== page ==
I love to cross-country ski in the winter and we’ve had great early season snow in the Colorado mountains. Before we go to bed we check the National Weather Service forecast and in the morning we read the Open Snow specific forecast for the ski areas in Colorado. I’ve already skied 14 days this winter — some winters we aren’t on the snow yet.
On Sunday I saw my friend Andy Pruitt at the Snow Mountain Ranch Nordic center. Andy is excited that he turns 70 this year and is aging up. He’ll be the youngest competing on skis and on his bike in the age 70+ race division, which gives him an advantage over the older competitors in the division.
I’m also 70 and in the new race division. I’m already logging kilometers on the snow and considering several events.
Aging involves not just physical changes but also cognitive and attitudinal changes, over which we have some control. Robin Saltonstall, Ph.D. is my long-time friend, former swim coach and sometimes tandem partner. We both live in Boulder, CO where she directs the 40plus Integrative Health Program. She works with people on the specific physical and mental issues of traversing midlife and beyond. She calls this process “Wising up.” Your brain changes around age 50 in ways that allow you to synthesize information better and make complex decisions. The midlife brain is better than the younger brain at deriving the gist of situations. I’ve written a column about Wising Up.
Taking the Long View
Rather than lamenting that I turned 70 last April I’m viewing this as a time to start an exciting new chapter in my life. I’m shifting from a full-time cycling coach and author to part-time so I can spend more time recreating. I’ll continue to write for RBR because it’s a way to help my fellow roadies.
This shift includes downsizing from our large multi-level house to two smaller places in which we can age into our 80s and beyond, i.e., homes with the living room, dining room, kitchen and master bedroom and bath all on one level so we didn’t have to climb stairs as we age. We want a home in Boulder with great road riding and one in the mountains with great mountain biking, hiking, cross-country skiing and snowshoeing. Starting in April 2019 (after ski season) our priority was getting the family home ready to sell, selling it and partially moving to a smaller loft in N. Boulder, which is on one level. We put many of our possessions in storage. In September we found a wonderful new home in the mountains, got it ready to occupy and moved in last month. Our mountain home is about a two-hour drive from our Boulder loft. The long-term plan is to live primarily in the mountains until we can’t any more and then move full-time to the loft.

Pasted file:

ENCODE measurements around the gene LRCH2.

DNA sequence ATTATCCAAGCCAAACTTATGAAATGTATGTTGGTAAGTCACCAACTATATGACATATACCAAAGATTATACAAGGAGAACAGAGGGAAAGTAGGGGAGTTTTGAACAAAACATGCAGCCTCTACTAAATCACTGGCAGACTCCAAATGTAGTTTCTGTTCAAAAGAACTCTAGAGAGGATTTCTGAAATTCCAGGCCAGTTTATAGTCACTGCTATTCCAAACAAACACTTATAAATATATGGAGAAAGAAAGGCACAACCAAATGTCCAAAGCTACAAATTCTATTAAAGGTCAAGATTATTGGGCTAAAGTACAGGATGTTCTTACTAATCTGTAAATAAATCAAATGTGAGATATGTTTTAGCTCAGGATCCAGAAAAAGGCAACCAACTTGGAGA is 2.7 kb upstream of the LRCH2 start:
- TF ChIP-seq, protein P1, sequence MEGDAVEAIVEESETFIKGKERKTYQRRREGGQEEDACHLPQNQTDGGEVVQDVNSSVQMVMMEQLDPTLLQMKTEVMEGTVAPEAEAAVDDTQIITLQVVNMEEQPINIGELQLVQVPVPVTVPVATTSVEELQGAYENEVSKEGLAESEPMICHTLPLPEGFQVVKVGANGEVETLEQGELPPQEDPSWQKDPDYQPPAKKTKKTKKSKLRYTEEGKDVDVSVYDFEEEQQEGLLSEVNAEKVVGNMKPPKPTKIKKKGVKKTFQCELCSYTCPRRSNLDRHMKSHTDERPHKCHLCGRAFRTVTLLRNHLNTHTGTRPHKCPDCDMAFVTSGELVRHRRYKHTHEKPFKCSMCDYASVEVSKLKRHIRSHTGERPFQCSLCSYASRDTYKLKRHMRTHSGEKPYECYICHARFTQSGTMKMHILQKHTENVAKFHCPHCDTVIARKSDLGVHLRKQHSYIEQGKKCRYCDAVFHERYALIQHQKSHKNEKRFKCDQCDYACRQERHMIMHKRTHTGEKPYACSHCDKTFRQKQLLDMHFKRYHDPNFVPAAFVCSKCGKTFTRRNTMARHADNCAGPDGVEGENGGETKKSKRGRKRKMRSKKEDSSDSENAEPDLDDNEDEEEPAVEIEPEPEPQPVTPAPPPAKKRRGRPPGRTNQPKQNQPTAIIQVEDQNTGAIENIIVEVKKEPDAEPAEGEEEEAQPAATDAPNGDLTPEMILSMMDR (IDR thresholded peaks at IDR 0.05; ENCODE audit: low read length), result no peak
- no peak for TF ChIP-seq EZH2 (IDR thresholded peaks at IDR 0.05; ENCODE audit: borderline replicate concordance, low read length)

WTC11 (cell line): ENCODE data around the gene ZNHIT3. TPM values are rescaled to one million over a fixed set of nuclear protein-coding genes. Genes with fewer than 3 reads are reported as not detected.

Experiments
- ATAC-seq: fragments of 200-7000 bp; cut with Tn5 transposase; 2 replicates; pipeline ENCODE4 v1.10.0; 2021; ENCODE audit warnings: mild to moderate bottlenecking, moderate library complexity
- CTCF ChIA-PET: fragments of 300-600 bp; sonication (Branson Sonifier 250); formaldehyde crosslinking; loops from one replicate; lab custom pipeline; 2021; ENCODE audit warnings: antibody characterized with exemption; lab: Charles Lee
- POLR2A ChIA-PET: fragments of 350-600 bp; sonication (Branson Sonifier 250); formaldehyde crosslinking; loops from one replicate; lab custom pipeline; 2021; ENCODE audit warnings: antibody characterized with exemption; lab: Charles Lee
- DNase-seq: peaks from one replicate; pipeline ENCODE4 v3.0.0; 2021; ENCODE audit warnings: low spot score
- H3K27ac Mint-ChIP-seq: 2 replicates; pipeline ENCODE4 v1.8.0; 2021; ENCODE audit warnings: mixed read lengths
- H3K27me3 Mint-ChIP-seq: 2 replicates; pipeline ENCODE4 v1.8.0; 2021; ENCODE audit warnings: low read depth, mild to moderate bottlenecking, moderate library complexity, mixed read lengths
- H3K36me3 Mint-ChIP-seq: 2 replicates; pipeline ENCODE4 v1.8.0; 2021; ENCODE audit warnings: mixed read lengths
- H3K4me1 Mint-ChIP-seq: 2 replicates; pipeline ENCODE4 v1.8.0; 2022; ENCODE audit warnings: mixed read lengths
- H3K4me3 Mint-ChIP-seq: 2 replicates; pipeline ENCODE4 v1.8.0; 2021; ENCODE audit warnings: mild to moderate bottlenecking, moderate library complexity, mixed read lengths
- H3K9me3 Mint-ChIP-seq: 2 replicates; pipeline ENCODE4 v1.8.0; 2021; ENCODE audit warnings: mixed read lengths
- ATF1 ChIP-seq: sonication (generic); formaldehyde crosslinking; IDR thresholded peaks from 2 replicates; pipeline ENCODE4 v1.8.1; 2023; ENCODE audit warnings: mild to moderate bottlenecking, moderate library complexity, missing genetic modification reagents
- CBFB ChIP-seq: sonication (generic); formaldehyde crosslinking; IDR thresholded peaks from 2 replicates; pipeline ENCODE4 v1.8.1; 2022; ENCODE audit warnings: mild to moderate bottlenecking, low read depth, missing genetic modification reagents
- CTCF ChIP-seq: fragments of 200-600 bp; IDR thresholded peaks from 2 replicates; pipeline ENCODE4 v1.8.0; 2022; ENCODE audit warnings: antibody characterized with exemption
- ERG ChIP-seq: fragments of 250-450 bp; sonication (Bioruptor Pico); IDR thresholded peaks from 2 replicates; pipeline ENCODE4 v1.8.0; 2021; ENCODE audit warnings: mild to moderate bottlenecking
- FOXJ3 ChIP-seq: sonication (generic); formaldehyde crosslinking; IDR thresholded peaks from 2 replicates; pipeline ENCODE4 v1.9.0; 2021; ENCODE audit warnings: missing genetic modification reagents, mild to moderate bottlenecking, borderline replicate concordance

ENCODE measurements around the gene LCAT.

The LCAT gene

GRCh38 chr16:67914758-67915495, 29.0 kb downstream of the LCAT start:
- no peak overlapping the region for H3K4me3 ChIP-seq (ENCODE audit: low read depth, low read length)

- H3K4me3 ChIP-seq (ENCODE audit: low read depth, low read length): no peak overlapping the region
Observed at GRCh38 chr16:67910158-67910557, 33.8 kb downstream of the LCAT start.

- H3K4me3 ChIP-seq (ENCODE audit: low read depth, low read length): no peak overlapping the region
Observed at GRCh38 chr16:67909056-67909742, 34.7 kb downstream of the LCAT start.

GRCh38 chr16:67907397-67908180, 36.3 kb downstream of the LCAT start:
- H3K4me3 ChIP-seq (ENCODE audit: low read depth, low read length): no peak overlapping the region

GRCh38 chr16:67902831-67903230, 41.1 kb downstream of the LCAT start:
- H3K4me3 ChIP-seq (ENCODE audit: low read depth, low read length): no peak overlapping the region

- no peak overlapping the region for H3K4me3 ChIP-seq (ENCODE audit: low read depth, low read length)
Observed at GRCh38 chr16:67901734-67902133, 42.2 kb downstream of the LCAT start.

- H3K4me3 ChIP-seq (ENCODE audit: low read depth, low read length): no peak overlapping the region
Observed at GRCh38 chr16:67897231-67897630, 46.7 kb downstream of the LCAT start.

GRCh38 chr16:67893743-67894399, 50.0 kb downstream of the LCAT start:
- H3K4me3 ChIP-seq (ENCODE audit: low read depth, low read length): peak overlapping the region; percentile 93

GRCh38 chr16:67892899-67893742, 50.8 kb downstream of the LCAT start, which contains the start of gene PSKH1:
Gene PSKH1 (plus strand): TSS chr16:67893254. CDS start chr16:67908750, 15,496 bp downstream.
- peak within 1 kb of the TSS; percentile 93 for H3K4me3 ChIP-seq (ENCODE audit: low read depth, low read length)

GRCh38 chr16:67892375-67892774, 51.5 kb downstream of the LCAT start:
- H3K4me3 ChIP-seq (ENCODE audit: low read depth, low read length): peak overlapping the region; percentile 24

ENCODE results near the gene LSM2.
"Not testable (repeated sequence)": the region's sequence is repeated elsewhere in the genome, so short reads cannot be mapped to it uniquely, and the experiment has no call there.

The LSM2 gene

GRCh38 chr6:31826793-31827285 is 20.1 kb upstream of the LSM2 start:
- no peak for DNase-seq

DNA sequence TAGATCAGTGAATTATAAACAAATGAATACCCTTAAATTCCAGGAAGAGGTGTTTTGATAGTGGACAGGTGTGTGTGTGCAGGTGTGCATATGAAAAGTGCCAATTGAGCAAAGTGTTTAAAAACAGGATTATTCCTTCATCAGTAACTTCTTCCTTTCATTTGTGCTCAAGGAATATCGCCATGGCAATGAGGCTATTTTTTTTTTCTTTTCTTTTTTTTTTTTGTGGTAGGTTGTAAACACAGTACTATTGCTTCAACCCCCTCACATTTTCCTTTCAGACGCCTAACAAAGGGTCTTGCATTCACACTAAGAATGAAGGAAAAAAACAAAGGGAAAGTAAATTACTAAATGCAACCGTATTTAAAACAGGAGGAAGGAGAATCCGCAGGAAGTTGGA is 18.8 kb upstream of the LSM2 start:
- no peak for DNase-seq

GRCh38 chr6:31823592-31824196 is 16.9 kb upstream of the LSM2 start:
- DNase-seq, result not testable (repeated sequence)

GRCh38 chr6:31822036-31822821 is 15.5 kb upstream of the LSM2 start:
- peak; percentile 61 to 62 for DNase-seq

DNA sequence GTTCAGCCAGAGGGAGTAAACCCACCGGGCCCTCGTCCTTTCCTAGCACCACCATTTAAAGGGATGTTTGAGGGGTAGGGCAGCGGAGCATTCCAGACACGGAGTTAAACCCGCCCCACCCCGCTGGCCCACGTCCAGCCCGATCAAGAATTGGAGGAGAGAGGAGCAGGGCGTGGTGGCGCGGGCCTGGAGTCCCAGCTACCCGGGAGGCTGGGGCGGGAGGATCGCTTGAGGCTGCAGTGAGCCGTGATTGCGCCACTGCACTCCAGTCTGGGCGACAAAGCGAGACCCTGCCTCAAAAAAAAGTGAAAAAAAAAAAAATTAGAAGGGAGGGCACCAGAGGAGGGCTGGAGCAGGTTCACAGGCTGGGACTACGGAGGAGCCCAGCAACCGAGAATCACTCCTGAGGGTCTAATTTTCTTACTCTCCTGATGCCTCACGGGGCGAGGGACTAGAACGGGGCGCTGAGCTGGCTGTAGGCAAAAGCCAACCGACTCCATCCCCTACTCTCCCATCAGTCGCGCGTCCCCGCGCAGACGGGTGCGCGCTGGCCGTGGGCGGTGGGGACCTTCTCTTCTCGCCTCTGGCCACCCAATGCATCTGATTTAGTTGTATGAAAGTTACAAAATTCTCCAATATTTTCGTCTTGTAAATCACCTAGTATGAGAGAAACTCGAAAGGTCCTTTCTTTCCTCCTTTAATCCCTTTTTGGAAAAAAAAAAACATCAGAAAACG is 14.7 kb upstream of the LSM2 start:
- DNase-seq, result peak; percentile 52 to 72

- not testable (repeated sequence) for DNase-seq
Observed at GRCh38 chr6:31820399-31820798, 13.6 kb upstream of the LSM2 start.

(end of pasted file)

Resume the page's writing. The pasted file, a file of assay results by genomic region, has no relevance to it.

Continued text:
During the eight-month process I only rode a few days a week. When I lament losing fitness, which will take longer to regain now that I’m 70, I remind myself to think differently about aging and to take the long view. We’re setting up our lives for the next 20 years or so.
Creating New Opportunities
Part of the process is creating new opportunities. Moving to the Fraser Valley I’m close to Berthoud Pass (11,306 ft.) and Rocky Mountain National Park with Trail Ridge, the highest paved pass is the US (12,183 ft.) and other passes aren’t far away.
Our home is close to mountain bike trails, which bring new challenges to keep me interested and motivated. Mountain biking requires different skills than cycling on the road. Mountain biking includes short, very intense efforts, natural VO2 max training! We can hike more in the summer and snowshoe more in the winter, weight-bearing activities that are important for strong bones. On the snow people ski away from me because they have better technique. When I was a weekend warrior I tried to ski as many kilometers as I could before going back to work. Now that I can ski almost full-time I can spend time working on my skills.
Warding Off Dementia
According the Malcolm Fraser, MD, “The major problem that most of us face as we age is not physical. It is going to be psychiatric — dementia of one type or another. There are no proven ways to avoid all dementia but the benefits associated with exercise, as opposed to exercise itself, have been shown to possibly help to delay the onset of dementia.”